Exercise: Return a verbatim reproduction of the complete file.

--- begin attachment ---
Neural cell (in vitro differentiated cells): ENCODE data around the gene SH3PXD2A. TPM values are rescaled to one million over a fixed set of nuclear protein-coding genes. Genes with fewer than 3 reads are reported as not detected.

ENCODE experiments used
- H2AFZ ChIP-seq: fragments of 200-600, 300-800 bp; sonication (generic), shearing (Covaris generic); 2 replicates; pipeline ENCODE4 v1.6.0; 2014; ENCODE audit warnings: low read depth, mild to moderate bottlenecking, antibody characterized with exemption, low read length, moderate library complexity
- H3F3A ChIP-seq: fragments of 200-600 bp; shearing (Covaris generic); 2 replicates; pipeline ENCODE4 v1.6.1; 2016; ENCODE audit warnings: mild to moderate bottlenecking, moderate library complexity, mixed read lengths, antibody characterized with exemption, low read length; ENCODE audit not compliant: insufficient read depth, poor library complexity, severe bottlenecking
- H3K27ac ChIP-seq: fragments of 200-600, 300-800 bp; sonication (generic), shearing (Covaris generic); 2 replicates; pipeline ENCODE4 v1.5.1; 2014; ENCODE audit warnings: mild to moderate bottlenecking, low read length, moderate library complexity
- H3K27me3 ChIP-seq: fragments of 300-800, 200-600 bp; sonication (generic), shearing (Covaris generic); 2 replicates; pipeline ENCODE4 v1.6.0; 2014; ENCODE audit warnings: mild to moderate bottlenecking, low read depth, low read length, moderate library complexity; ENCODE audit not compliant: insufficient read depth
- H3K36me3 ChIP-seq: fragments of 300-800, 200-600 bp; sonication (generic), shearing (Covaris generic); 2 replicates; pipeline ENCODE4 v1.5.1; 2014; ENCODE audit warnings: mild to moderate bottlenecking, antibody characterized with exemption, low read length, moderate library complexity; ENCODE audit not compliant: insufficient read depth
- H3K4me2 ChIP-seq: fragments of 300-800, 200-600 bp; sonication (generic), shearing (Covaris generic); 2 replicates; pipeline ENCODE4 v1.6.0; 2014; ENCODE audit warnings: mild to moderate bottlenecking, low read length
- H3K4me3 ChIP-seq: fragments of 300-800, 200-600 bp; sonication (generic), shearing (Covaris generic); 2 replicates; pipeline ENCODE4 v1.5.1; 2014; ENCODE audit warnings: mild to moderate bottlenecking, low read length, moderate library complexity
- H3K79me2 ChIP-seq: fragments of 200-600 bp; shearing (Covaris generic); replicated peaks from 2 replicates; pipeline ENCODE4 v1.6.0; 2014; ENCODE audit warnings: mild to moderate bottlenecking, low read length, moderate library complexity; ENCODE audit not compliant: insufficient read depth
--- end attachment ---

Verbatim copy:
Neural cell (in vitro differentiated cells): ENCODE data around the gene SH3PXD2A. TPM values are rescaled to one million over a fixed set of nuclear protein-coding genes. Genes with fewer than 3 reads are reported as not detected.

ENCODE experiments used
- H2AFZ ChIP-seq: fragments of 200-600, 300-800 bp; sonication (generic), shearing (Covaris generic); 2 replicates; pipeline ENCODE4 v1.6.0; 2014; ENCODE audit warnings: low read depth, mild to moderate bottlenecking, antibody characterized with exemption, low read length, moderate library complexity
- H3F3A ChIP-seq: fragments of 200-600 bp; shearing (Covaris generic); 2 replicates; pipeline ENCODE4 v1.6.1; 2016; ENCODE audit warnings: mild to moderate bottlenecking, moderate library complexity, mixed read lengths, antibody characterized with exemption, low read length; ENCODE audit not compliant: insufficient read depth, poor library complexity, severe bottlenecking
- H3K27ac ChIP-seq: fragments of 200-600, 300-800 bp; sonication (generic), shearing (Covaris generic); 2 replicates; pipeline ENCODE4 v1.5.1; 2014; ENCODE audit warnings: mild to moderate bottlenecking, low read length, moderate library complexity
- H3K27me3 ChIP-seq: fragments of 300-800, 200-600 bp; sonication (generic), shearing (Covaris generic); 2 replicates; pipeline ENCODE4 v1.6.0; 2014; ENCODE audit warnings: mild to moderate bottlenecking, low read depth, low read length, moderate library complexity; ENCODE audit not compliant: insufficient read depth
- H3K36me3 ChIP-seq: fragments of 300-800, 200-600 bp; sonication (generic), shearing (Covaris generic); 2 replicates; pipeline ENCODE4 v1.5.1; 2014; ENCODE audit warnings: mild to moderate bottlenecking, antibody characterized with exemption, low read length, moderate library complexity; ENCODE audit not compliant: insufficient read depth
- H3K4me2 ChIP-seq: fragments of 300-800, 200-600 bp; sonication (generic), shearing (Covaris generic); 2 replicates; pipeline ENCODE4 v1.6.0; 2014; ENCODE audit warnings: mild to moderate bottlenecking, low read length
- H3K4me3 ChIP-seq: fragments of 300-800, 200-600 bp; sonication (generic), shearing (Covaris generic); 2 replicates; pipeline ENCODE4 v1.5.1; 2014; ENCODE audit warnings: mild to moderate bottlenecking, low read length, moderate library complexity
- H3K79me2 ChIP-seq: fragments of 200-600 bp; shearing (Covaris generic); replicated peaks from 2 replicates; pipeline ENCODE4 v1.6.0; 2014; ENCODE audit warnings: mild to moderate bottlenecking, low read length, moderate library complexity; ENCODE audit not compliant: insufficient read depth